So, what would a different system look like. Interestingly, Jesus had some thoughts about that.

In the good news according to Luke we heard today, Jesus heals a sick man in spite of the religious rule that says he shouldn’t. Because which is more important, the rule or the person? (The person, of course.) We might glean from that interaction that while structures/systems and even law and order can have a place in society, it is never to be at the expense of humanity. 

And then a bit later Jesus goes on to observe how the guests at the wedding I want to sit in the place of honor and he tells them that it's better not to sit in the seat of privilege but rather to be humble. Jesus turns the social system on its head. It's not about being the best or getting the most but rather about making sure that all God's people have a place at the table, that everyone’s needs are met.

As people who worship God by trying to follow in the footsteps of Jesus we must know that how our system is structured is not only a moral question but a Faith question.

So we know that when we hear about climate change and the havoc global warming is causing our environment, it is a matter of faith that we be in solidarity with Native American sisters and brothers in North Dakota opposing a pipeline that could cause irreparable destruction to the Missouri River.

In the face of white supremacy, a system that perpetuates the myth that those of us with pale skin are more human more than those with darker hued complexions, it is a matter of faith that we stand side-by-side and proclaim that black lives indeed do matter. 

When a health care CEO bumps her salary to 18 million dollars a year by raising the price of a life saving allergy drug by 471%, making it unaffordable to most Americans, it is a matter of faith that we say NO and call her on the carpet for her lack of responsibility and for her blaming the “broken system” that she apparently thinks she has no part in creating.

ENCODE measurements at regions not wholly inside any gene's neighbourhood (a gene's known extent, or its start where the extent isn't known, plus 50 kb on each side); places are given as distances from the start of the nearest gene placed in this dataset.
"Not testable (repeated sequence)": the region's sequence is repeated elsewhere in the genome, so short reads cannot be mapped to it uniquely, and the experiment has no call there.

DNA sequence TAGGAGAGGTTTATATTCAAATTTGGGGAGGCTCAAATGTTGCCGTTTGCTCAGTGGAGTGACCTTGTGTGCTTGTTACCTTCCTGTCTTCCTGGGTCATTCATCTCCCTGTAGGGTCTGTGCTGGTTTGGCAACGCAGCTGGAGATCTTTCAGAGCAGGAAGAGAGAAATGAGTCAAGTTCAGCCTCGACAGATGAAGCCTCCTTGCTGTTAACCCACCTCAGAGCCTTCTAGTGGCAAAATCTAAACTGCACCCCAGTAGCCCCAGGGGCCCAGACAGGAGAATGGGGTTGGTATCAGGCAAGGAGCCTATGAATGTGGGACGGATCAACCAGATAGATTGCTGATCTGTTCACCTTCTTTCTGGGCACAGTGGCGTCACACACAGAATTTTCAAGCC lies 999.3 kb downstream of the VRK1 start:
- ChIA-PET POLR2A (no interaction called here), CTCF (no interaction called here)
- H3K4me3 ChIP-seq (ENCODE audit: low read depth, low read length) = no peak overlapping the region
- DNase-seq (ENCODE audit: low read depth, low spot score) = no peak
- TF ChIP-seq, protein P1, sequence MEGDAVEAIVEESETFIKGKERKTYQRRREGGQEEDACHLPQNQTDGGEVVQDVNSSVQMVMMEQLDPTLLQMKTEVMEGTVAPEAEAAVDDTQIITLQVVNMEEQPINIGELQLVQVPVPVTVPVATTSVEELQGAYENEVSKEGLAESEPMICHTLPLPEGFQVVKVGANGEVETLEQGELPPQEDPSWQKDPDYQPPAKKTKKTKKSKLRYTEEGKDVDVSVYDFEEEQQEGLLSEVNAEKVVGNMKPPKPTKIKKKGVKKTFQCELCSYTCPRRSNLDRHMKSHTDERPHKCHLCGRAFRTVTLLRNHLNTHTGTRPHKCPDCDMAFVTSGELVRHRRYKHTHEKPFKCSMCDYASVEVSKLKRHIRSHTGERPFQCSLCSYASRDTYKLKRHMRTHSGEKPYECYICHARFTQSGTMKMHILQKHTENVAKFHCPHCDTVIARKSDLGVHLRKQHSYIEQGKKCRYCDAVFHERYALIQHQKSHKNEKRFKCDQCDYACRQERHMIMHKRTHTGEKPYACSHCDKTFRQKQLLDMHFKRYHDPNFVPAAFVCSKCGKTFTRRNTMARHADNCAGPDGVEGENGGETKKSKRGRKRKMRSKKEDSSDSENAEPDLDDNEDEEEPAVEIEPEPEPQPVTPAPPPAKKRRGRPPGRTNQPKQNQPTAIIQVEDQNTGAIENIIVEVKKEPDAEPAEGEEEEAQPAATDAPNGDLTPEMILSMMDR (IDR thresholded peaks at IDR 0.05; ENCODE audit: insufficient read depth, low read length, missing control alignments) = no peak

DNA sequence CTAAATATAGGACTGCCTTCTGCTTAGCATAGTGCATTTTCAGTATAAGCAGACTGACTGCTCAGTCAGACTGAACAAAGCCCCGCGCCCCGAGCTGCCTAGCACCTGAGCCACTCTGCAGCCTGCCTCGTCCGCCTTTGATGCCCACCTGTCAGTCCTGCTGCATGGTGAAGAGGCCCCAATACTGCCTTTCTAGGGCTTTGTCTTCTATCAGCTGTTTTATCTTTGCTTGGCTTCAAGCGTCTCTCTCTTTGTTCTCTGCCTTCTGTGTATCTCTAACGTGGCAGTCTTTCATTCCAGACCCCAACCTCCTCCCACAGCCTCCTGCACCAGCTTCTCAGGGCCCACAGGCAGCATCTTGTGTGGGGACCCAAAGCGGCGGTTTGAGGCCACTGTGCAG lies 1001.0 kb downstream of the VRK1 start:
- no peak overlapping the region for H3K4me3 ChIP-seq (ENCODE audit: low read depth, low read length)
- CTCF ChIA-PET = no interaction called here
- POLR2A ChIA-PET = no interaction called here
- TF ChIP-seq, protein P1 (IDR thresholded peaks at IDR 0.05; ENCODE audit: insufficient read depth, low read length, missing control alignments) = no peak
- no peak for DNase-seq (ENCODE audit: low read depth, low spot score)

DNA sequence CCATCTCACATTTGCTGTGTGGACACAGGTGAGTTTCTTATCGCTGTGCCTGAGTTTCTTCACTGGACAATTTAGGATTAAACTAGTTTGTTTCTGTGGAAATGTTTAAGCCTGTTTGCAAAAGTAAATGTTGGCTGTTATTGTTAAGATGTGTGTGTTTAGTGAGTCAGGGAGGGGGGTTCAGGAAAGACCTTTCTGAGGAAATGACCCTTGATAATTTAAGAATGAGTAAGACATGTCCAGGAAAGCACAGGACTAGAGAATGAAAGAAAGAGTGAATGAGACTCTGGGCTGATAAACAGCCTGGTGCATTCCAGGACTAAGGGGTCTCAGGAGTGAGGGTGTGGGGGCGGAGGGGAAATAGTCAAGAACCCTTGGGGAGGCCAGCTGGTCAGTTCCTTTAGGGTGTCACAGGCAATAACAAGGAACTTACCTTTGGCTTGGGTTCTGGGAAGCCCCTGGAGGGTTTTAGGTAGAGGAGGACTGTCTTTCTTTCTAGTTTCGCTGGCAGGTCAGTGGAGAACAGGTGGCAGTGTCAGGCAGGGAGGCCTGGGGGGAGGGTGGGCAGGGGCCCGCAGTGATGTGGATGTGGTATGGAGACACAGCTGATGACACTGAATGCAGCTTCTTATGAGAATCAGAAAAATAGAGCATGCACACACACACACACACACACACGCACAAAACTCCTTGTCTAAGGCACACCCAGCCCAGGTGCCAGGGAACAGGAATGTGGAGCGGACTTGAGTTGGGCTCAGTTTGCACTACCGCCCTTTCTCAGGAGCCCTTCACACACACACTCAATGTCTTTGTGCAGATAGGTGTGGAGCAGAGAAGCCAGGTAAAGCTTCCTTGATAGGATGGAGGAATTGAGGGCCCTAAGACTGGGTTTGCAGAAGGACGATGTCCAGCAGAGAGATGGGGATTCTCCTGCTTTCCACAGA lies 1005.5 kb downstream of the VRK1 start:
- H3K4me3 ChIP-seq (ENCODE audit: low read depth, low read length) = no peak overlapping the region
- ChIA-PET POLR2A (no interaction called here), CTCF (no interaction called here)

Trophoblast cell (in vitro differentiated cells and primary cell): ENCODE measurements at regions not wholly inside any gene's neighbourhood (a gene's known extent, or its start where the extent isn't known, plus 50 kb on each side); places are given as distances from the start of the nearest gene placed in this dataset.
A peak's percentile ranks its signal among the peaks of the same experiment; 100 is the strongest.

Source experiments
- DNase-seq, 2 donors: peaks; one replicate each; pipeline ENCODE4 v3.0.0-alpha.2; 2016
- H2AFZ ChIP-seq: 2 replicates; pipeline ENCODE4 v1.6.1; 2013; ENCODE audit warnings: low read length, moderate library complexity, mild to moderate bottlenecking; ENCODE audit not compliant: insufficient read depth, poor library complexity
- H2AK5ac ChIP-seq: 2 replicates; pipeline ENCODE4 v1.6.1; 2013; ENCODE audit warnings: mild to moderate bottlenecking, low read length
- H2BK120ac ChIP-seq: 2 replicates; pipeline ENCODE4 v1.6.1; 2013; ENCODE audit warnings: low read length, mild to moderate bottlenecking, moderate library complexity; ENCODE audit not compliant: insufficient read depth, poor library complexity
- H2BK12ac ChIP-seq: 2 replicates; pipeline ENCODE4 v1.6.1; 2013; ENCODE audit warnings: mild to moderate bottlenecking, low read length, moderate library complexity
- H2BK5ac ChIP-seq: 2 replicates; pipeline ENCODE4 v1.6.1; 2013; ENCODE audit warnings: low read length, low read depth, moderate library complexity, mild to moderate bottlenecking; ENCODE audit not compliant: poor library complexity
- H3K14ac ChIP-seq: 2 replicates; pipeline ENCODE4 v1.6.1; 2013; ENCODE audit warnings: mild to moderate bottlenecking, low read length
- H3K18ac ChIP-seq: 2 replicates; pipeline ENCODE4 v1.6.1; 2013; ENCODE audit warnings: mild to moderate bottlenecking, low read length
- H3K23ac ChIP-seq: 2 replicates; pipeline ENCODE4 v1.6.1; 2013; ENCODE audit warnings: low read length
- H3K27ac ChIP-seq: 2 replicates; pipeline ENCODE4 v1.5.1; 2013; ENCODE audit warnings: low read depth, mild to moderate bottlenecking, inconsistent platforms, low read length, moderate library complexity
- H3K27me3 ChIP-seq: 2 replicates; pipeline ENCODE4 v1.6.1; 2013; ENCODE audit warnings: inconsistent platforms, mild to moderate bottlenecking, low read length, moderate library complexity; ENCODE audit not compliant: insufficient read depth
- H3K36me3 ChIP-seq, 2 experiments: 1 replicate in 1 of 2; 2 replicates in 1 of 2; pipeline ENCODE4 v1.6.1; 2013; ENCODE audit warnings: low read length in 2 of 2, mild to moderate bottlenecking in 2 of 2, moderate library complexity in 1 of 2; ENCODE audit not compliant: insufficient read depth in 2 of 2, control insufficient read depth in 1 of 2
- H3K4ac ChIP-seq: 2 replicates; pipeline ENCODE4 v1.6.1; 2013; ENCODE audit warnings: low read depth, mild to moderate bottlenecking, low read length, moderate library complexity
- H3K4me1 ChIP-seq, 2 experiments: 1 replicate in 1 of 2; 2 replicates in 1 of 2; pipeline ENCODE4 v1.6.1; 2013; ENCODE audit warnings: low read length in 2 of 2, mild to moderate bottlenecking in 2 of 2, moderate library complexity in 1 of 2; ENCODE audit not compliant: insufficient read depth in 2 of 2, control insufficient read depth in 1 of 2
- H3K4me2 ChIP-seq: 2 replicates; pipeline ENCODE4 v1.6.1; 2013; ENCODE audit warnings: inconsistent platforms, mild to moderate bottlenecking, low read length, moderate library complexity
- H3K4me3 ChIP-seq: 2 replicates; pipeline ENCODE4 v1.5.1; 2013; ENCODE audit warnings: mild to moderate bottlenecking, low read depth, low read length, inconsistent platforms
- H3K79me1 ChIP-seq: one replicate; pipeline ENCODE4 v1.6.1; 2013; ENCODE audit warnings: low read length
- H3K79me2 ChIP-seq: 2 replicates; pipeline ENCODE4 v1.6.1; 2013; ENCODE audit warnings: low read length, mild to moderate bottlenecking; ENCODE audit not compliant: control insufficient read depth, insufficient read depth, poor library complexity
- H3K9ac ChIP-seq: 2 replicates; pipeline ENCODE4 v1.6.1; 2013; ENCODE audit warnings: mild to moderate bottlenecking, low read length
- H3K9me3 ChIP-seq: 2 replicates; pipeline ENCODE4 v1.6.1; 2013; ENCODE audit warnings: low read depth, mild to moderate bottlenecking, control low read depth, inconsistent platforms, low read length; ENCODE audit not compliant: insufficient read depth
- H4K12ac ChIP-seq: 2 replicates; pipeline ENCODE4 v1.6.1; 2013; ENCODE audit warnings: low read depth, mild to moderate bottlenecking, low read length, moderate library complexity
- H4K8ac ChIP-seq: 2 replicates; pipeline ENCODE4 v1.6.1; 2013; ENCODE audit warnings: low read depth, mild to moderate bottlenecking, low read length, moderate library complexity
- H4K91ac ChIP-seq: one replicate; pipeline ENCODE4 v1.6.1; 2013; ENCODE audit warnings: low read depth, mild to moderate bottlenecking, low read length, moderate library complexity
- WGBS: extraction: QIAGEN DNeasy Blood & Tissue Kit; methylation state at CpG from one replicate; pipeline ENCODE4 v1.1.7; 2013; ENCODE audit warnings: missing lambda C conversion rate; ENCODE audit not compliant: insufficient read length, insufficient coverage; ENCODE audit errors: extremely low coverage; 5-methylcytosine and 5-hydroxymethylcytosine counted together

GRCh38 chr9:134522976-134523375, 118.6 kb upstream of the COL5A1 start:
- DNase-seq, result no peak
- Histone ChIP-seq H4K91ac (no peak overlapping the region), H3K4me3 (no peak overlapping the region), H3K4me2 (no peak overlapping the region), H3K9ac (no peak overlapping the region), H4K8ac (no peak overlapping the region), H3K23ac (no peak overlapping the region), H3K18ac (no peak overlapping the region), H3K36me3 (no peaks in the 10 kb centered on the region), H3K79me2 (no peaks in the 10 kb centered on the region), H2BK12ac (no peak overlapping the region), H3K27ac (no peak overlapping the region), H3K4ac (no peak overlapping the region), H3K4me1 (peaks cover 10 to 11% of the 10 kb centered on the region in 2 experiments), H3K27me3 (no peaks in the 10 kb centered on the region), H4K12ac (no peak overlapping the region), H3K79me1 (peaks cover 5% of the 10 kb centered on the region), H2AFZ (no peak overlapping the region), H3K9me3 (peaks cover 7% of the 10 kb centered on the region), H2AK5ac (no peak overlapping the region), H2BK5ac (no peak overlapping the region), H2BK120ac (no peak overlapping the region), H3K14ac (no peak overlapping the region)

So first off, we who are a part of failing systems need to repent (yes, repent...turn around, stop doing what we’ve been doing and live a new way). And we like Jesus, are called to turn the world’s oppressive systems upside down. Not with violence or manipulation, but with love and justice. And that is the good news...in doing this work (mind you I say doing it, not completing it) even though it is hard and complex and sometimes painful, there will be blessing and hope and even joy. For there will grow ideas and structures that truly can hold water and indeed there will come a day when no one will be parched or thirsty for there will be a resurrection of righteousness and justice throughout God’s earth and the flow of living water shall cover us all.

Amen.